Advent and Christmas are seasons filled with many beautiful traditions. Like most families, ours has several that add richness and meaning to our celebrations. One such tradition in the Pajk house is to set up the Advent wreath and manger scene on the first Sunday of Advent. The Advent wreath sits in the middle of the dinner table with a copy of “The Little Blue Book” next to it, and each evening before dinner, we light the appropriate candles and read the reflection of the day. The manger scene is always the focal point in our family room with all of the figures placed in their designated spots. Mary and Joseph staring at an empty manger with ox and donkey sleeping nearby, the shepherds and sheep on the mantle overlooking the scene below, the magi and camel journeying from a table somewhere to the “east”, and baby Jesus unceremoniously stuffed into the hayloft until Christmas morning.

Probably sixteen years or so ago, when the three Pajk boys (our own version of the three “wise” men) were young, we decided to add a twist to the tradition. Instead of stuffing poor baby Jesus in the hayloft, we thought it might be fun for the kids to take turns hiding him around the house, searching for him, and hiding him in a new location until Christmas morning when he would be found and placed in the manger under Mary and Joseph’s expectant and loving gazes. It was a game of hide-and-seek and hide again, in which the boys were eager to participate because whomever found Jesus had the fun of hiding him for the next round with the only rule being that he had to be hidden on the first floor of the house.

Jesus went MIA…

For the first week or so, Jesus was hidden and found with regularity until one day, Jesus went MIA. It had been our 5 year old, Luke’s, turn to hide Jesus, and his two big brothers, and Mom and Dad, couldn’t find him anywhere! Only Luke knew the secret spot and he certainly wasn’t going to divulge the location to those of us searching. After a few days, we mostly gave up looking, hoping that Luke would just make sure that we had Jesus for the manger on Christmas morning. Yes, I realize, that is a lot of hope and trust to place in the reliability of a Kindergartner’s memory, but what’s a busy mom to do?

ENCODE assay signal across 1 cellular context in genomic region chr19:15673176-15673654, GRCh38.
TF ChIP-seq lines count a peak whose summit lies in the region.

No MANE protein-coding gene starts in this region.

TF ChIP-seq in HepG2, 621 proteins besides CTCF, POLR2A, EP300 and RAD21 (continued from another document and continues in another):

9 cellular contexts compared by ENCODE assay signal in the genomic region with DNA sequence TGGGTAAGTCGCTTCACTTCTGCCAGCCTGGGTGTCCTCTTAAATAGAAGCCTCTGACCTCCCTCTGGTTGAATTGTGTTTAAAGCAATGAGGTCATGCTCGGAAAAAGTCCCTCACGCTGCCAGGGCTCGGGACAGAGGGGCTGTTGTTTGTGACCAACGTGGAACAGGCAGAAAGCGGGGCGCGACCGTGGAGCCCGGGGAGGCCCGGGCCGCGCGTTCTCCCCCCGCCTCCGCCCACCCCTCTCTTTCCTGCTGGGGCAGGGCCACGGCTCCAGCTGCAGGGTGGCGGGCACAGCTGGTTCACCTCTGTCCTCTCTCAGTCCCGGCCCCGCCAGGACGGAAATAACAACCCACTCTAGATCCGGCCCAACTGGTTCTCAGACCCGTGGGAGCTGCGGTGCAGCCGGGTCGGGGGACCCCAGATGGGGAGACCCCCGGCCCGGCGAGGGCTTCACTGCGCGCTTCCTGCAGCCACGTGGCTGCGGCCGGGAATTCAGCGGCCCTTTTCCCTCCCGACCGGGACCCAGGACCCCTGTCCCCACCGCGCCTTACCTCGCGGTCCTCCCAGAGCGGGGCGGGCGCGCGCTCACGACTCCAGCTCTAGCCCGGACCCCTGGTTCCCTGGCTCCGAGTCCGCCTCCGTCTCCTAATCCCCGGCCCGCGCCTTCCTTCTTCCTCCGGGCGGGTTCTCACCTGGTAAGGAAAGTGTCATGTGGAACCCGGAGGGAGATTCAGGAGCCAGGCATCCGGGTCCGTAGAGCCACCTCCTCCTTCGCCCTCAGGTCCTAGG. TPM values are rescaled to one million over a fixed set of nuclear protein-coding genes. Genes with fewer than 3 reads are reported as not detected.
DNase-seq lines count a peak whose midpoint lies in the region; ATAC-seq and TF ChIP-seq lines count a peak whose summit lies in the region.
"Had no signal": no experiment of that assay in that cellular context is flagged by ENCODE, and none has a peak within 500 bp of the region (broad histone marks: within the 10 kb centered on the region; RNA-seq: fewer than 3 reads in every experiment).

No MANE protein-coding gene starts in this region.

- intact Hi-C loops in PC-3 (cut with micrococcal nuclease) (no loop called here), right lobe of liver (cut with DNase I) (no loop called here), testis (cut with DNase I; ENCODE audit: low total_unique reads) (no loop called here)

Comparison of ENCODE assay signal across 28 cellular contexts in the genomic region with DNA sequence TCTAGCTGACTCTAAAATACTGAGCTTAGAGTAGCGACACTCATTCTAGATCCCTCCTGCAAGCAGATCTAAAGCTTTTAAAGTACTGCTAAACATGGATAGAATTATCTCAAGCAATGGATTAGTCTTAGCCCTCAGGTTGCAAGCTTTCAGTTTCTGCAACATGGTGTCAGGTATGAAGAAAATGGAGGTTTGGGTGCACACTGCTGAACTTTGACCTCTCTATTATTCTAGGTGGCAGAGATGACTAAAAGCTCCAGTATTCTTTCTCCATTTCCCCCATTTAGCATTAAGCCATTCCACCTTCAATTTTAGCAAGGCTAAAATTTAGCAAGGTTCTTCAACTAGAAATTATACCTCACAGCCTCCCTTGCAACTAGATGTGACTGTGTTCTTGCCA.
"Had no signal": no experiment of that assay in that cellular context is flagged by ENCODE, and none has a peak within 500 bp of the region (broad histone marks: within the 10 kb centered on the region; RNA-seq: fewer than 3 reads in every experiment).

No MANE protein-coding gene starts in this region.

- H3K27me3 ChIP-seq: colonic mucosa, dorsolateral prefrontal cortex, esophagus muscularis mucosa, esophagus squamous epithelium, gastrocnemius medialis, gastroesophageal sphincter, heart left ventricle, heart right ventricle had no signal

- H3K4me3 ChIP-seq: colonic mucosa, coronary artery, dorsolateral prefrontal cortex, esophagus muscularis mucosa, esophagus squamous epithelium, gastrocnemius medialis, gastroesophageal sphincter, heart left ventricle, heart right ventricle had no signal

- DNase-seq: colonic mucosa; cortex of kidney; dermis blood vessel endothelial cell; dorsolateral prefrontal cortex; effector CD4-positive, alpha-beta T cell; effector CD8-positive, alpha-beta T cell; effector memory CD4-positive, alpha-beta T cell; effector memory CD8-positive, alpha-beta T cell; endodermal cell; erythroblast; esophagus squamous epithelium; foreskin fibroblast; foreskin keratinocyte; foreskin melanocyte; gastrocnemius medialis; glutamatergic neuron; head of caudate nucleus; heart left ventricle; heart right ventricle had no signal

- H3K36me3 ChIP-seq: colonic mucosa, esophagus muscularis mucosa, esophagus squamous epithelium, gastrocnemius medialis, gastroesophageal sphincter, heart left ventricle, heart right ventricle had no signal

Sometime, though, during the third week of Advent, while I was lighting the candles on the Advent wreath before dinner, I noticed something tucked inside the edge of the wreath that I hadn’t previously noticed. Was it a pinecone from the wreath or a bit of leftover dinner from the night before? NOPE, it was the elusive BABY JESUS! For over a week, Jesus was right there in the middle of our dinner table where we gathered every night as a family and somehow we overlooked him. Jesus was in our midst, and in our busyness, we failed to recognize his presence.

During Advent, we prepare our hearts to celebrate three different “comings” of Jesus…

During Advent, we prepare our hearts to celebrate three different “comings” of Jesus; when God first came to dwell among us as one of us, the second coming of Jesus at the end of time, and all of the ways, big and small that God reveals himself to us every day. When Luke hid that figurine in the Advent wreath, he didn’t realize that he would be teaching us an important lesson: Slow down. Open your eyes. Jesus is in your midst, even when you aren’t looking for him!  It’s not just GOOD NEWS, but the BEST kind of news, that the One who created us and loves us is present to us in our families, friends and strangers, and is dwelling within our very hearts. Do we take the time to recognize that presence within us, within those we know and love as well as those we don’t yet know and love? Truly, Christmas is the powerful reminder of EMMANUEL, GOD WITH US, but God isn’t just with us on this day or during this season, but in every moment of every day! Merry Christmas!

The owner of this website has made a commitment to accessibility and inclusion, please report any problems that you encounter using the contact form on this website. This site uses the WP ADA Compliance Check plugin to enhance accessibility.